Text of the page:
A U.S. investigation into the collapse of Bill Hwang’s Archegos Capital Management is examining whether the firm engaged in market manipulation.

The U.S. Securities and Exchange Commission is scrutinizing the firm’s trading activity, including whether it concealed the size of its bets on public companies, according to people familiar with the matter. Authorities are reviewing whether Archegos bought multiple stakes in the same companies across several banks in an effort to avoid triggering public disclosure rules. In aggregate, Hwang’s positions were massive. 

The opening of an SEC probe is typically a preliminary step and doesn’t mean Hwang, who hasn’t been accused of wrongdoing, will face an enforcement action. Representatives for Hwang and the SEC declined to comment.

Archegos amassed a concentrated portfolio of stocks well in excess of US$100 billion by using borrowed money. It imploded in March as some of the stocks tumbled, triggering margin calls from banks, which then dumped Hwang’s holdings. 

Lenders including Credit Suisse Group AG, Nomura Holdings Inc. and Morgan Stanley lost more than US$10 billion, prompting internal investigations and the forced departures of senior executives. Regulators, meanwhile, are discussing whether to revise rules exempting family offices like Hwang’s from tougher oversight.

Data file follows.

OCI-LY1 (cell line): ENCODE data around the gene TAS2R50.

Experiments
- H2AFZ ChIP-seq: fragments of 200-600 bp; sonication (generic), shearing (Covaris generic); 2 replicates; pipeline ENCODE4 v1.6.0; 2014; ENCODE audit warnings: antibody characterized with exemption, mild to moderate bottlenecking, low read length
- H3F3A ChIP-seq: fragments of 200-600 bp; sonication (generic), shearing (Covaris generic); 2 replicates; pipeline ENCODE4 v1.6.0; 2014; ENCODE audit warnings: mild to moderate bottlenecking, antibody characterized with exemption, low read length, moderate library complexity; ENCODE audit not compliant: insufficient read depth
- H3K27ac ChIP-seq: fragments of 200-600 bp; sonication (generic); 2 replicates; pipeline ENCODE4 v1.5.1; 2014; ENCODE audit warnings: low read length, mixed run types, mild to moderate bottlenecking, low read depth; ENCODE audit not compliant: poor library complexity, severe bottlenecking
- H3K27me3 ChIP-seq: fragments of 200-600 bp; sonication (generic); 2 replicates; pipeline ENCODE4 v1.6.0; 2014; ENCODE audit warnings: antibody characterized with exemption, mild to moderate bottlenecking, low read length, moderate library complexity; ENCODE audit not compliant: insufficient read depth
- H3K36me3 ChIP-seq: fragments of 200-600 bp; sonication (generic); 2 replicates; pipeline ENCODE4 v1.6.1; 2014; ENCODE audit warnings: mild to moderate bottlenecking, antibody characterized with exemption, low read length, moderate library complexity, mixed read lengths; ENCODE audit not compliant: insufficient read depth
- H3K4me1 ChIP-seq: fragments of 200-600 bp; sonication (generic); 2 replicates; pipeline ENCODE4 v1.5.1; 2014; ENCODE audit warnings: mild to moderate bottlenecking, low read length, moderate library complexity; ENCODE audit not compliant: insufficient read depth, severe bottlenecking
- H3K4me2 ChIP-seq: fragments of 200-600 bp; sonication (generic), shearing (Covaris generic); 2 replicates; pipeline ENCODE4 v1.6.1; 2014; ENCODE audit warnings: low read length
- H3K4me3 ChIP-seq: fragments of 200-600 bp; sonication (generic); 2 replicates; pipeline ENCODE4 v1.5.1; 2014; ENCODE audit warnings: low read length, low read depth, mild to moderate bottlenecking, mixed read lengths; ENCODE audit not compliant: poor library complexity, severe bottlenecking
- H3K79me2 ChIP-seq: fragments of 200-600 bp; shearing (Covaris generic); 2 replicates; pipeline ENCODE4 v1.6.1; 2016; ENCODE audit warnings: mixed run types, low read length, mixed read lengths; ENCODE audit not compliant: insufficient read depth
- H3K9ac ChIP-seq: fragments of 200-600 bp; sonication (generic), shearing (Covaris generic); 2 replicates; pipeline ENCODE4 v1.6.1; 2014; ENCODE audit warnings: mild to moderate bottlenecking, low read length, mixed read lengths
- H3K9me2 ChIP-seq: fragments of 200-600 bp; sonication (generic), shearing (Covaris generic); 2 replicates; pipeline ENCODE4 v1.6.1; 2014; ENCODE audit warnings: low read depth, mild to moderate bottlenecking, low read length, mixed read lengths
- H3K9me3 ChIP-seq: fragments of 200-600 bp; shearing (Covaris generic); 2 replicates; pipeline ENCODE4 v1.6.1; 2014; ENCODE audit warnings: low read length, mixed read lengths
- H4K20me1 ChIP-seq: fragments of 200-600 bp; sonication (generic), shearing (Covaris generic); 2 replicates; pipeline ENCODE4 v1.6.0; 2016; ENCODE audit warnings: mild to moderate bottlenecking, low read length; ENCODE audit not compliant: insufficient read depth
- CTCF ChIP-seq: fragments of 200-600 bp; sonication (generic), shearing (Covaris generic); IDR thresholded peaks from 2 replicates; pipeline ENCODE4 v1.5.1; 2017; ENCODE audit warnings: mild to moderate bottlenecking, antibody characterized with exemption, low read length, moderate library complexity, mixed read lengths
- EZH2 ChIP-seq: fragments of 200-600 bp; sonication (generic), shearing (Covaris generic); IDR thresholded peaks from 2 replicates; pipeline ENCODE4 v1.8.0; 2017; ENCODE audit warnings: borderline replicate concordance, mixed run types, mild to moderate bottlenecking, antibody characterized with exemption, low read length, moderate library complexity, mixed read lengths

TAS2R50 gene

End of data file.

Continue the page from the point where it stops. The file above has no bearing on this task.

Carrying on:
SEC Chairman Gary Gensler told Congress in May that more stringent disclosure laws may be warranted for investment firms after the Archegos debacle, and he later signaled plans to make more industry data publicly available.

The fiasco has drawn public criticism from global regulators as well as inquiries from watchdogs around the world. The Department of Justice has also opened an investigation into the firm’s collapse.

This isn’t the first time Hwang has been the subject of a market-manipulation probe. 

In 2012, after years of investigations by authorities in the U.S. and Hong Kong, the SEC accused his former firm, Tiger Asia, of insider trading and manipulation of Chinese bank stocks. Hwang settled that case without admitting or denying wrongdoing, and Tiger Asia pleaded guilty in the U.S. to wire fraud. At that point, Hwang closed his firm and opened Archegos.

It’s unclear what’s left of Hwang’s fortune, and anything that remains may be scraps for others. Banks have said they plan on trying to recoup money from Archegos, its related entities and individuals.